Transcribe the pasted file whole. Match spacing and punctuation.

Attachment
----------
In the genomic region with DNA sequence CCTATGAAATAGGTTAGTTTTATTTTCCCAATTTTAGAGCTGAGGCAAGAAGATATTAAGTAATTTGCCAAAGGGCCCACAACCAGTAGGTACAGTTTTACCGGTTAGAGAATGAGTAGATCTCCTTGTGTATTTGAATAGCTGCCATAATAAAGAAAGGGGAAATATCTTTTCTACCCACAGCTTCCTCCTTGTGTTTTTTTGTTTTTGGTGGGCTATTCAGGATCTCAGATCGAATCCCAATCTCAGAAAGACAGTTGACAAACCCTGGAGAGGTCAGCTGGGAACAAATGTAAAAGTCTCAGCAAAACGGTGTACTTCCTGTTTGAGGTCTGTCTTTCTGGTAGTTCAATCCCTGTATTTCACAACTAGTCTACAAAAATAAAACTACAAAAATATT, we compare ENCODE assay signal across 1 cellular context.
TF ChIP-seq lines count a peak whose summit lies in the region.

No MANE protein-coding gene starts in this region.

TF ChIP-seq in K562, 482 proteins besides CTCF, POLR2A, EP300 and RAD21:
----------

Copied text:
In the genomic region with DNA sequence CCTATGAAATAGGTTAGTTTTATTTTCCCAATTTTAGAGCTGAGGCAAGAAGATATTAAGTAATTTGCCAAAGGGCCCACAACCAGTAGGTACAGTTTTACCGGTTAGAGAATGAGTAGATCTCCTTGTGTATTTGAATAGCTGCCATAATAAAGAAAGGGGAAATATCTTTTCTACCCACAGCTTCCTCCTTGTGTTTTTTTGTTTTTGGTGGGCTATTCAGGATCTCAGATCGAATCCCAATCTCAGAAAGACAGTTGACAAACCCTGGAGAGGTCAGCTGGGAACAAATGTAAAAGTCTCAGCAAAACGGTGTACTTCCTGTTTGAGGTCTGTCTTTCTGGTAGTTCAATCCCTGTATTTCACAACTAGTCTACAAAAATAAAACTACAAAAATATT, we compare ENCODE assay signal across 1 cellular context.
TF ChIP-seq lines count a peak whose summit lies in the region.

No MANE protein-coding gene starts in this region.

TF ChIP-seq in K562, 482 proteins besides CTCF, POLR2A, EP300 and RAD21: